May 3, 2014

1 - Proper plant selection, planting, and care can minimize tree problems.

Yard and Garden May 3, 2014


I have a large Bradford pear tree that shows beautifully in the spring and fall, it is about 15 to 20 feet tall. Several branches have broken off in the high winds. I also have some patio and wall damage from the tree roots; they are about 10 feet away from the tree. I suspect my best approach is to replace it. But I do not know the best tree to replace it with. Or maybe it could prune the roots and hope for the best. How about an Oak as a replacement? Any ideas would be very helpful.

-Leroy G.

Alameda, NM


Bradford pear trees can be beautiful, but as you are experiencing, they can be damaged by wind and ice when they become large. This is a result of the branching habit of the Bradford pear tree. Are you sure the damage to the patio and wall are due to the pear tree? It is possible that the pear is the culprit, but other nearby trees may be involved in causing the problems.

The root damage to patios, walls, and paved areas can be caused by almost any nearby tree or by a replacement tree, but the larger the tree, the greater the potential for root damage. Irrigation and soil preparation techniques can also increase or decrease damage by roots. Management techniques that encourage deeper rooting will help reduce root damage, but may not eliminate it.

Smaller trees such as redbuds, hawthorns, desert willows, and similar trees may cause fewer problems due to their roots. Smaller stature trees have smaller root systems. If you can plant the trees farther from patios and walls, then oaks and Chinese pistache trees may be good choices for replacement. They are good shade trees and some may give excellent autumn color. These trees can cause fewer problems for patios and walls because of the nature of their root systems compared to other large trees such as cottonwood trees. However, any tree can be problems for septic systems and other utilities if planted too close to these utilities because of their deep roots systems.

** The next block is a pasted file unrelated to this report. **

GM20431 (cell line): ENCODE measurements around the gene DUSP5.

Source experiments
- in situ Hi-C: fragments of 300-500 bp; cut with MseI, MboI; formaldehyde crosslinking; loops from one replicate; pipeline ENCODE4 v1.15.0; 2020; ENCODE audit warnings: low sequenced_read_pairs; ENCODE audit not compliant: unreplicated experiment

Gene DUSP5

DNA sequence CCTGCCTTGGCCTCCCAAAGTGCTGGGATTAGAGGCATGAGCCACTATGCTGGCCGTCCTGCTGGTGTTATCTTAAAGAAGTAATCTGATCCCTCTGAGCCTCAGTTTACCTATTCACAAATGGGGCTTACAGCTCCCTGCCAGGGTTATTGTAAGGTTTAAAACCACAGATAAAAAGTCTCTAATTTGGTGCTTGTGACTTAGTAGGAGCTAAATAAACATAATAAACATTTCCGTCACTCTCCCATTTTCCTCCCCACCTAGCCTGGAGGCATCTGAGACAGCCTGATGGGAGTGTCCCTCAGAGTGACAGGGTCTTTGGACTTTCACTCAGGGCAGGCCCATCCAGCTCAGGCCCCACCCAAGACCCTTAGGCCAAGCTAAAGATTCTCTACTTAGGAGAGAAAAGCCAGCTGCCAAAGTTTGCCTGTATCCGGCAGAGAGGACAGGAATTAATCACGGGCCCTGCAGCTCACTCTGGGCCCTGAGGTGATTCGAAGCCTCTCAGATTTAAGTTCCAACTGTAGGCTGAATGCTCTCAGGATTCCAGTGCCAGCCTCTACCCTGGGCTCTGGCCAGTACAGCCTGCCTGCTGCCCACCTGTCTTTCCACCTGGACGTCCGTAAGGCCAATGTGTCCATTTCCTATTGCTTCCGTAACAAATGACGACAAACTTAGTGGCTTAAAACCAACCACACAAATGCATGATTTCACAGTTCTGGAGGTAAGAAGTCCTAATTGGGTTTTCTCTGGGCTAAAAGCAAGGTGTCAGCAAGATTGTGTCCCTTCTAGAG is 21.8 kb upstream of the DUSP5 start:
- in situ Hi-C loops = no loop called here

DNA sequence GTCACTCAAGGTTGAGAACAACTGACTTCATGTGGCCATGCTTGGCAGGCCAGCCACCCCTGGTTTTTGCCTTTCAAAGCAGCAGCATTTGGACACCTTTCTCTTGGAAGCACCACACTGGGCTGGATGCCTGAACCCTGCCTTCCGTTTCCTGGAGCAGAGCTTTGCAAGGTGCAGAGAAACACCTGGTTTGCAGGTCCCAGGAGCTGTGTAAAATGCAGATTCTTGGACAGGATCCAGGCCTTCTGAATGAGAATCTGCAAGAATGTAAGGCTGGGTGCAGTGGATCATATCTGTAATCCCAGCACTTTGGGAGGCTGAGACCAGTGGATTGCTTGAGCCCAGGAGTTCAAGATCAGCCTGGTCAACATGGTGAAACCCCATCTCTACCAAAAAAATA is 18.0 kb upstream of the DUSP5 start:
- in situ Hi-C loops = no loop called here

To maximize good root growth and minimize root problems, proper soil preparation, loosening soil deeply (1 foot or more) over a large area before planting the tree will help the tree utilize deeper levels of the soil. When planted in compacted soils, tree roots will tend to grow on the surface and damage patios and walls. Tree roots need oxygen in the soil, and compacted soil have little pore space for oxygen and also resists water infiltration to deeper levels. These factors force roots to grow on the surface of the soil. Irrigation that moistens deeply (2 to 3 feet) with surface drying between irrigations will also encourage deeper roots. Mulch over the root area will also help by keeping the soil moist, conserving water, and reducing re-compaction of the soil.

Marisa Y. Thompson, PhD, is the Extension Horticulture Specialist, in the Department of Extension Plant Sciences at the New Mexico State University Los Lunas Agricultural Science Center, email:, office: 505-865-7340, ext. 113.


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